Bubble or not?

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Ben D. Kritz

Ben D. Kritz

IT is repeated so often and those who believe it have almost succeeded in turning it into conventional wisdom: There is no real estate bubble in the Philippines, and there is not likely to be, because this market works differ-ently from all the rest.

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It is conventional wisdom, or nearly so, because in conventional terms the Philippines is not experiencing a housing bubble. According to the more or less standard definition, a housing bubble is a relatively rapid increase in property prices driven primarily by speculative demand, where that speculation is based on an assumption that the price trend of the recent past will continue.

The Philippines’ real estate market does not exactly fit that definition, because property prices, both in terms of outright retail prices or rental rates, are not increasing at particularly rapid pace, nor are they increasing consistently. Just this past week, for instance, two separate stories, both accurate, related how office rental prices are declining in Bonifacio Global City but increasing in Ortigas, due to excessive supply in the former and tight supply in the latter.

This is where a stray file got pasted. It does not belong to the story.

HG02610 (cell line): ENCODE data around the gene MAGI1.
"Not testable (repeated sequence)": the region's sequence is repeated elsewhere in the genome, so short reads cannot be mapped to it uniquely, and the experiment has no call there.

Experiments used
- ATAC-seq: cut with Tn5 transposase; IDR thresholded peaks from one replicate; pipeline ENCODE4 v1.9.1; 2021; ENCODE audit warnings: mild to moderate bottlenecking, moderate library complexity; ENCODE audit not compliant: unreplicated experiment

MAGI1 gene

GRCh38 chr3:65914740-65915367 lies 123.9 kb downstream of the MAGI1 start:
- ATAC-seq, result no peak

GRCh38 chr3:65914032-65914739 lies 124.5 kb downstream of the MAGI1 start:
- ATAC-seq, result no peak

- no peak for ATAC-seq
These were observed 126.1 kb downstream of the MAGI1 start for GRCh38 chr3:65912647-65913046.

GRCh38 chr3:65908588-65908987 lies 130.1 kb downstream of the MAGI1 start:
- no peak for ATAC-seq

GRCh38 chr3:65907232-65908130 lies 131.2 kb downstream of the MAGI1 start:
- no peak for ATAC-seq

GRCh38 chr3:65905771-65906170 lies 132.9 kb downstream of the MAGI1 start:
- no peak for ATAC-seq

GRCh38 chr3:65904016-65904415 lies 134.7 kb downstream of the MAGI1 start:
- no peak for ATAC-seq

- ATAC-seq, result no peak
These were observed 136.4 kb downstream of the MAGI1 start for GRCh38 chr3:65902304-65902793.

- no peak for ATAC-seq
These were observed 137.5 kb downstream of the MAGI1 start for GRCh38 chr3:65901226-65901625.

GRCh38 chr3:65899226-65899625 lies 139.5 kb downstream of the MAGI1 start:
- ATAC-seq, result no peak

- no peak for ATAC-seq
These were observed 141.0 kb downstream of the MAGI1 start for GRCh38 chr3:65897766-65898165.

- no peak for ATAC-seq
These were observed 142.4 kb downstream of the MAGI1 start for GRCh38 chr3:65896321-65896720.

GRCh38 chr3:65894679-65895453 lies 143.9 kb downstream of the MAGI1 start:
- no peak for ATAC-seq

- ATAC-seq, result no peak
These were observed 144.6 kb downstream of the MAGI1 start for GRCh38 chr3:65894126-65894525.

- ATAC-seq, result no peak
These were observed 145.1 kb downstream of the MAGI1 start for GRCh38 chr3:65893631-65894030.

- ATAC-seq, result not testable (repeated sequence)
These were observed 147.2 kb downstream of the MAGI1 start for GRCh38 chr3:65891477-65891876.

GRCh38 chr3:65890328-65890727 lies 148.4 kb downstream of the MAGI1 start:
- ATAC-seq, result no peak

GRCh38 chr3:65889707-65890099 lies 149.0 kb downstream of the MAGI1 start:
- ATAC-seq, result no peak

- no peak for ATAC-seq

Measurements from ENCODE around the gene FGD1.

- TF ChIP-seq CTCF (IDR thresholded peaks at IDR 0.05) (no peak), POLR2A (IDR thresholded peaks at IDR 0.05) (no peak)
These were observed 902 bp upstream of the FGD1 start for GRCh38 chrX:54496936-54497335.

The demand that is perceived to be driving the production of new property supply (to avoid confusion, note that “property” or “real estate” used throughout this analysis refers to built property, not land) is not speculative. The only area that is seeing any investment buying of any consequence is Makati, and even there, buyers who are looking for their own homes far outnumber those who are buying property as an investment, i.e., either for leasing or for resale.

And of course, because neither of the first two conditions—steady price increases and speculative buying—of a standard-definition bubble exist, demand is not driven by retrospective price trends. That is key to the assessment that the Philippines does not really have a real estate bubble, because it is the trend-based assumption that actually ‘inflates’ the bubble—buying increases because it is assumed prices will go higher, and the increased demand turns the assumption into a self-fulfilling prophecy.

A rose and a dandelion are still both flowers

Just because the Philippines is not experiencing the conventional sort of real estate bubble, it does not, however, automatically mean it is not experiencing any sort of bubble at all. For when one looks beyond the relatively narrow standard definition signs of what might be serious trouble become obvious. In the past week, there have been revelations from the three major segments of the real estate market—residential, office, and retail (industrial/other commercial property is assessed in a somewhat different context)—as well as the banking sector that, though not necessarily indicating an imminent crisis, were alarming enough to warrant close monitoring of developments in the real estate market.